Park “DongRaeGu” Soo Ho had a rough start to the final day of the Red Bull Battle Grounds Global tournament. The StarCraft 2 veteran started the day with two lives, the same as rival Zerg Kang “Solar” Min Soo, but lost one quickly after challenging Kang in the first match of the day, and losing. That meant one loss to any of the other three remaining players would knock Park from the tournament.
All three remaining players had reason to eliminate Park, a former Global StarCraft League champion who recently left his team MVP to compete at more international tournaments, like the Battle Grounds.
Shin “Hydra” Dong Won wanted revenge for a day two loss to Park. Kang and Kim “Impact” Joon Hyuk had supposedly banded together to eliminate the rest of the field. But lucky for Park, the two supposed partners embroiled themselves in a bitter battle. After eliminating Shin, Kim picked Kang, hoping to bring the only player with multiple lives remaining into the elimination zone. He succeeded, but his partner was none too happy about it. Kang took revenge on Kim.
That left two men remaining. And Park ended up the better one.
Four Zergs lasted to the final day of the Red Bull Battle Grounds Global tournament in Santa Monica. Park “DongRaeGu” Soo Ho emerged as the champion. Park beat Kang in the final match with two aggressive builds that surprised the indomitable player, who even Park believed the favorite entering the tournament.
The Battle Grounds, which qualifies the winner for the $50,000 championship event in D.C., used the extra lives tournament format that made Red Bull’s June event a rousing success. Six players started the tournament with three lives each, challenging one other player to a best-of-three series each day. The loser loses a life. When a player has no lives remaining, they are eliminated from the tournament. Each day, $2,400 is split between the remaining players, with a $100 bounty awarded to every series winner.
The format injects needed strategy and emotion into a StarCraft tournament scene that’s sometimes stale, adding a bit of a reality show vibe to an intense competition.
The tournament started with four Zerg players and two Terrans, but the Terrans, Choi “Polt” Seong Hun and Mun “MMA” Seong Won, couldn’t survive the Zerg frenzy on the first two days. The tournament thus ended with six straight Zerg versus Zerg series, the so-called Zerg Bowl, the ultimate Zerg competition.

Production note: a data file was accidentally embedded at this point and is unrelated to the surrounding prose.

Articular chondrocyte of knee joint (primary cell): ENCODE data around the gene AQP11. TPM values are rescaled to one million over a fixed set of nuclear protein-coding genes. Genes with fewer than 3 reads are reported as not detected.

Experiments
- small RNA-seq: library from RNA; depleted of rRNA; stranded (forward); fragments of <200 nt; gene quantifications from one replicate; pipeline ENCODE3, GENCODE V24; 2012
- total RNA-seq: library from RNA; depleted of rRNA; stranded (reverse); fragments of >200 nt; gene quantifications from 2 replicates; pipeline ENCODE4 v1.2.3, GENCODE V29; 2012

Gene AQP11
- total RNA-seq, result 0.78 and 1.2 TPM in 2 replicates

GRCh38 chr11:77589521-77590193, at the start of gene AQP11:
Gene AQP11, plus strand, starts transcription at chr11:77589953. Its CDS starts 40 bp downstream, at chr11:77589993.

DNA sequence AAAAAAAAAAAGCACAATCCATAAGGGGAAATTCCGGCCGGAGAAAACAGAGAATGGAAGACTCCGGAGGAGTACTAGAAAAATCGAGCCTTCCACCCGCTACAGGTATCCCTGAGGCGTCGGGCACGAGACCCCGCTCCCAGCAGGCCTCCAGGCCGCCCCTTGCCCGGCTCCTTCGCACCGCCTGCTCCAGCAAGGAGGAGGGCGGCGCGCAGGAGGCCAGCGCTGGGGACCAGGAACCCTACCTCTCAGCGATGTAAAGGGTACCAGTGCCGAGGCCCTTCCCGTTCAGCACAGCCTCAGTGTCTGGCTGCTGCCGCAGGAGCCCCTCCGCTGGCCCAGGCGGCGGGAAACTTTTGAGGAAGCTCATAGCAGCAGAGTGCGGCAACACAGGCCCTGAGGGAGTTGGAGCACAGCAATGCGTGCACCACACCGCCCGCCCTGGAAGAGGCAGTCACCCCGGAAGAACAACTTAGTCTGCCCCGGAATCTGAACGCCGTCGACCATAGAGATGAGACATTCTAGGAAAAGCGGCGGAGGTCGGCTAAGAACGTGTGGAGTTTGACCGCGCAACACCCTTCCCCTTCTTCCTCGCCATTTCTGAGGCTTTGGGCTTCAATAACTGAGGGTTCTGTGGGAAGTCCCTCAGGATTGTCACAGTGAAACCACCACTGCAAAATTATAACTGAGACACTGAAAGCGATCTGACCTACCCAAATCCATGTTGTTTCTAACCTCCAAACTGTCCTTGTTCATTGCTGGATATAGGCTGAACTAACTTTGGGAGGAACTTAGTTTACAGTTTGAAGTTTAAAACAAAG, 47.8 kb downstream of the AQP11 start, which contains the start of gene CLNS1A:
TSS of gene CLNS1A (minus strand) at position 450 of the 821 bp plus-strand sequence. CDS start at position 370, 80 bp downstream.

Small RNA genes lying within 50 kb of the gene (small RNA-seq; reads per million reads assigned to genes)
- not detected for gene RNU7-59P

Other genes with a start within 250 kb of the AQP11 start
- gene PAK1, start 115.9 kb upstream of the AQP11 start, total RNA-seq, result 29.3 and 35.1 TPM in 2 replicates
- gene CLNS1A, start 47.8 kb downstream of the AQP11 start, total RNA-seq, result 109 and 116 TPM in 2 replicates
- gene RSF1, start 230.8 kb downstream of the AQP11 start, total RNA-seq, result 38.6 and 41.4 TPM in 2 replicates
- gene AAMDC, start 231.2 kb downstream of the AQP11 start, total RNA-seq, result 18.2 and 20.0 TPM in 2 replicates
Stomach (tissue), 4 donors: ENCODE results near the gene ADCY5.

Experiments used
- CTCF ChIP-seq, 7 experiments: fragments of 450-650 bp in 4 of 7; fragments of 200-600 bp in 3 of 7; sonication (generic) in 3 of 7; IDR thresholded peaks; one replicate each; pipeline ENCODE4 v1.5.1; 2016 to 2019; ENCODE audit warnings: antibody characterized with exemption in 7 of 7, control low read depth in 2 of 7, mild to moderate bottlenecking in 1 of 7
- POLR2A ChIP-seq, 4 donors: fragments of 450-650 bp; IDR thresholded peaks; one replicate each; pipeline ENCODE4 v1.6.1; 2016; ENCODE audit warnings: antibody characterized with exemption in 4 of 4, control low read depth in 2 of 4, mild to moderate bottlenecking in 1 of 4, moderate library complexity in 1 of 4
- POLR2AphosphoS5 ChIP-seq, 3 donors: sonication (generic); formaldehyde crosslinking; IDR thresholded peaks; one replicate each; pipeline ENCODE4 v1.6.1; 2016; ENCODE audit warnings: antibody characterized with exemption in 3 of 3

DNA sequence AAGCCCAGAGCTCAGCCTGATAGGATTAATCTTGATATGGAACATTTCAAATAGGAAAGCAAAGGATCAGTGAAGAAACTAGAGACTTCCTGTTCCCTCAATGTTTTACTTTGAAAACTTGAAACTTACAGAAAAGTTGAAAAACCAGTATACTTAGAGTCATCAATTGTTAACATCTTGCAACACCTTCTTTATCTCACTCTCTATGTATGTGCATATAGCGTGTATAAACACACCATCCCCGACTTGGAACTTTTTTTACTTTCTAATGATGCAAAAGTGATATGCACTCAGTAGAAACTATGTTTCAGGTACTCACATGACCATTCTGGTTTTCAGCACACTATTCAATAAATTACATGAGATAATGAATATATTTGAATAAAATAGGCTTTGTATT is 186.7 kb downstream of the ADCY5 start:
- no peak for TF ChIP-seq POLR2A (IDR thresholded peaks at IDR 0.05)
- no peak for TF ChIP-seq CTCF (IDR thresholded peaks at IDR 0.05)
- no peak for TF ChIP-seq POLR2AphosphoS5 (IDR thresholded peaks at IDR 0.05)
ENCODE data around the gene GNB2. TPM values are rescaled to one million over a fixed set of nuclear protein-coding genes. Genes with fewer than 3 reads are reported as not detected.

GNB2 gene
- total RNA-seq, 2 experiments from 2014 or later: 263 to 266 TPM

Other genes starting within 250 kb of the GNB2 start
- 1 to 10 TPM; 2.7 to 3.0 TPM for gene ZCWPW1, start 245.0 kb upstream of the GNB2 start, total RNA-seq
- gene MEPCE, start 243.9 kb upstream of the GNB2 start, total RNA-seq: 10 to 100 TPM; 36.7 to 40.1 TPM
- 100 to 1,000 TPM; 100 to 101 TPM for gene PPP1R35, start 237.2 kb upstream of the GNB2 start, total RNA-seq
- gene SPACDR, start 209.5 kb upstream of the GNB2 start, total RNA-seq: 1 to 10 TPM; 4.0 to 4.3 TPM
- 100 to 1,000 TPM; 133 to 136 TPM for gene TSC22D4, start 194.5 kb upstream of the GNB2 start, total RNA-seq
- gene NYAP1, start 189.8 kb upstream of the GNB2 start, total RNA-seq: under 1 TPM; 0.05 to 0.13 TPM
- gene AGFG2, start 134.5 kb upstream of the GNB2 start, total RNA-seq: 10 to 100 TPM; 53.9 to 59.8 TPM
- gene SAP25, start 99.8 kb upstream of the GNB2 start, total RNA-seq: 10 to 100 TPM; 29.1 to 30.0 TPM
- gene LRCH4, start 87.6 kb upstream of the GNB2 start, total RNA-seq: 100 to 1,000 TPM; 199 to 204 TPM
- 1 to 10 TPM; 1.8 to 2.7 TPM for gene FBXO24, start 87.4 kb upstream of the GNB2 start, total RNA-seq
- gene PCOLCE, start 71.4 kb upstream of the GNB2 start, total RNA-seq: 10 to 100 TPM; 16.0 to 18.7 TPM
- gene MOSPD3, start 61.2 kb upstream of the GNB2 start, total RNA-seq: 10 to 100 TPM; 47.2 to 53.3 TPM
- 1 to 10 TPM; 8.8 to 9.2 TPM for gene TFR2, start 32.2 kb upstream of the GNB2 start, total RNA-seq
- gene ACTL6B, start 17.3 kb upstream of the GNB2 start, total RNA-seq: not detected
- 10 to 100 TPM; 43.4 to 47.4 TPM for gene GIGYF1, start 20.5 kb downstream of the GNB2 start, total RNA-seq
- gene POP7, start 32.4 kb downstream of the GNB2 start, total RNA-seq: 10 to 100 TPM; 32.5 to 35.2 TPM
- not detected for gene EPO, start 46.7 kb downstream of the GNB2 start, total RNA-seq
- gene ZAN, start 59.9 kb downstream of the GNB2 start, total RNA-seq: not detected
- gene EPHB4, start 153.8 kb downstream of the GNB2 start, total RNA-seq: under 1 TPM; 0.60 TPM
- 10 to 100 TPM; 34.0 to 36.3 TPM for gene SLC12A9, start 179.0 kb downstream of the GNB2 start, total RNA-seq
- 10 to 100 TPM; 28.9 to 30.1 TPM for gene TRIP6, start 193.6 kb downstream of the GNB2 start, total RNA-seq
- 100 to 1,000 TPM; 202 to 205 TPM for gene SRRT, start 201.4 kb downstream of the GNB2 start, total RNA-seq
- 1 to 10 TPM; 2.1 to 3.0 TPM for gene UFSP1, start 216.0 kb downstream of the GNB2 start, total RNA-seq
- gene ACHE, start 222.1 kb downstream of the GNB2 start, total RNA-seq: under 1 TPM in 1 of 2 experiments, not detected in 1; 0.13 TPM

Soo Ho managed to be the last man standing. According to him, that may not have been because he was the best player. Just, perhaps, the most wily one.
“I was doing a lot thinking determining map selections and builds,” Park explained in his post-game interview. “I figured Solar looked really good in the other games so the chances of me beating him is slim if I played standard games.”
Park picked Catallena for the first map of their series, one on which he knew Kang’s scouting patterns. That allowed him to get his Zerglings into the enemy base and pull out a win.
“When that worked I immediately thought in the second game just go all-in… super all-in,” Park said. “And it paid off.”
Park used an extremely early eight pool to blitz the hatchery-first build Kang favored for the entire tournament. A typical speed rush builds a pool at nine, a timing that Kang is usually able to stop. But Park’s was that much faster.
“Solar, he knew that he was the strongest among the six of us at this week’s event,” Park said. “That’s why I think he constantly went earlier hatchery versus pool. I think his confidence is what hindered him in the end.”
Part of it was also Park’s experience as a tournament player. The twelfth highest earner in StarCraft 2 history with more than $220,000 to his name, Park is a veteran who was once considered the best Zerg on the planet back in 2012. That experience was apparent in his tactical approach to the final battle with Kang, showing no arrogance in admitting he didn’t want to face the powerful player on even footing, instead adopting smart and successful aggressive strategies.
It also showed in his smart player selection to end the second day of the tournament. Park picked last on Saturday. Instead of targeting someone like Kim or Shin “Hydra” Dong Won—who each had one life left—to increase his prize money earned on the day, Park played the long game. He picked Kang, who had three lives at the time, and took one of them. That put Kang in reach on the final day of the tournament, leading to his eventual fall.
The victory earned Park $3,900 and, more importantly, a spot at the final Battle Grounds tournament of the year, the $50,000 Washington D.C. event in November. He joins five players who have already qualified, such as Canadian Zerg terror Sasha “Scarlett” Hostyn and Protoss prodigy Kim “sOs” Yoo Jin.
Two more will be added through the upcoming Detroit and online tournaments in the coming months.